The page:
Native to Australia, the macadamia tree is now cultivated in other countries including Hawaii and South Africa—a rare example of a native Australian plant becoming a worldwide commercial food crop. Inside its thick, hard shell, the nut has a waxy texture and a buttery, sweet taste.
Instead of being picked from the tree, macadamia nuts are harvested when they ripen fully in late spring and summer and naturally fall to the ground. Because of their extremely hard shells, the nuts are usually sold already shelled and whole, either raw or roasted. Look for light-colored nuts without blemish or discoloration.
If still in their shells, macadamia nuts can be kept in a cool, dark place for several months. Shelled macadamia nuts should be stored in an airtight container in a cool, dark place and consumed as soon as possible after purchase. For longer storage, keep them in an airtight plastic container in the fridge for up to 6 months, or the freezer for up to a year.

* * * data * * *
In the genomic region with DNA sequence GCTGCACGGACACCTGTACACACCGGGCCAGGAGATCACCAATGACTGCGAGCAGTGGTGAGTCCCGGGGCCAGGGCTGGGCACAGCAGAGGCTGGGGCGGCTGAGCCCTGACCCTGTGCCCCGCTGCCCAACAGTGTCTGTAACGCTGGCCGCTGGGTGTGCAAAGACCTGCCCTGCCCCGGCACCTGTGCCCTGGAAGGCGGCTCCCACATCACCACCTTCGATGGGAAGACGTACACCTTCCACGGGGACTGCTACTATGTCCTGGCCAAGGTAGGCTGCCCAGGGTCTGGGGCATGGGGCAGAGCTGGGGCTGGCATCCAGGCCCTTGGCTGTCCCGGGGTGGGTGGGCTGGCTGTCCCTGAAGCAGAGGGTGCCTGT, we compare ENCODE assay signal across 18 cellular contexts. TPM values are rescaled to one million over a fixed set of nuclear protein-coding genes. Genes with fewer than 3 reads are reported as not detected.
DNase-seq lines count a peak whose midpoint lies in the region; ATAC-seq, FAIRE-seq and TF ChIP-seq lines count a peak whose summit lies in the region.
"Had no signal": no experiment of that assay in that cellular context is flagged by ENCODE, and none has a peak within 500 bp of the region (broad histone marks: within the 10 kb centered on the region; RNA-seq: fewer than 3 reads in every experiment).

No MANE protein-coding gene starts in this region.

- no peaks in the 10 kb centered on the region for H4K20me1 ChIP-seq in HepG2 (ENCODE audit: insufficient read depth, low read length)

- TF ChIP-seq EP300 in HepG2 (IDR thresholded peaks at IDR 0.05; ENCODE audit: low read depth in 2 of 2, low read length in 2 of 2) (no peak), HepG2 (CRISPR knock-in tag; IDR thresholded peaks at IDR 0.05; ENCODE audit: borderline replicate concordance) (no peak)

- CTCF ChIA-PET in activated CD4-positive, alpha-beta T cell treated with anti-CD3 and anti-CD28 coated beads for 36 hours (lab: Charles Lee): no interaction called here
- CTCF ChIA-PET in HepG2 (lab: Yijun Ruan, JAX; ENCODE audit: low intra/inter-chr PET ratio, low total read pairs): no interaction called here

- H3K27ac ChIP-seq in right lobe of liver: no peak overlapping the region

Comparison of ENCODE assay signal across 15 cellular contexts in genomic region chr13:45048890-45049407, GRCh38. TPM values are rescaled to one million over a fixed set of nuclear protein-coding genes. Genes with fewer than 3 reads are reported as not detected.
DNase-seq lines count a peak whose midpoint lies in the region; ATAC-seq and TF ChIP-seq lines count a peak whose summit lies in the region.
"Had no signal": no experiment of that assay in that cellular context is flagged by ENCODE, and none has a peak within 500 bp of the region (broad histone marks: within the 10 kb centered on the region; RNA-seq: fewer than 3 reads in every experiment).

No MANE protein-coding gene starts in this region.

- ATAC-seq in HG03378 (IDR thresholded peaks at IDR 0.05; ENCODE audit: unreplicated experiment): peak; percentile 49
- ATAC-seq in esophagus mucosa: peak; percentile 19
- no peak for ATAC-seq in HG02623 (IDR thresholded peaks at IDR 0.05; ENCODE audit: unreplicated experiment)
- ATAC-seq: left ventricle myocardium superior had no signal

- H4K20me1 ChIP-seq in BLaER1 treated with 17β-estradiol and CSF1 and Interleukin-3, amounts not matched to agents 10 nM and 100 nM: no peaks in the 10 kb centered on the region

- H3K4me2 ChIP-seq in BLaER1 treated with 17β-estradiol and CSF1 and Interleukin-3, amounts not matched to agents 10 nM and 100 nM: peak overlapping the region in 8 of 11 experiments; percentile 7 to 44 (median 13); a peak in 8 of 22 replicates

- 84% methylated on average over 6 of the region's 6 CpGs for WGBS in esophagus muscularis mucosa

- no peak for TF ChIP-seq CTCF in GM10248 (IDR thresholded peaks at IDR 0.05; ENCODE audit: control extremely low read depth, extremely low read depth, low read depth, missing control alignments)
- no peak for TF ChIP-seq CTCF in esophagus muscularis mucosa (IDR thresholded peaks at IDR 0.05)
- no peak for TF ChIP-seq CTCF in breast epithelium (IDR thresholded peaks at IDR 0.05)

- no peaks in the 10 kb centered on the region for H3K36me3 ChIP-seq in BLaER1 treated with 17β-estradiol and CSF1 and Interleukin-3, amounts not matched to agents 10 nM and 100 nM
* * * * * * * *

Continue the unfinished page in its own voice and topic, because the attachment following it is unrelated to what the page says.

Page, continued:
Enjoy roasted and salted or spiced macadamia nuts as a snack with drinks. Use unsalted nuts in cookies, cakes, pastries, confectionery, and ice cream, as well as in salads, stuffings for poultry, and other savory dishes.
Chicken, bananas, toffee, coconut, chocolate, maple syrup.
Macadamia-crusted chicken; Hawaiian macadamia nut pie.
Always in demand even though they contain more fat and calories than any of their counterparts, macadamia nuts are actually divided into two...
The fruit of a tree, Macadamia ternifolia (with hard-shelled nuts) and M. integrifolia (with softer-shelled nuts), originally from...
/makədaymi·ə/ noun 1 thean edible waxy round nut of an Australian evergreen tree. 2 any of a genus of Australian evergreen...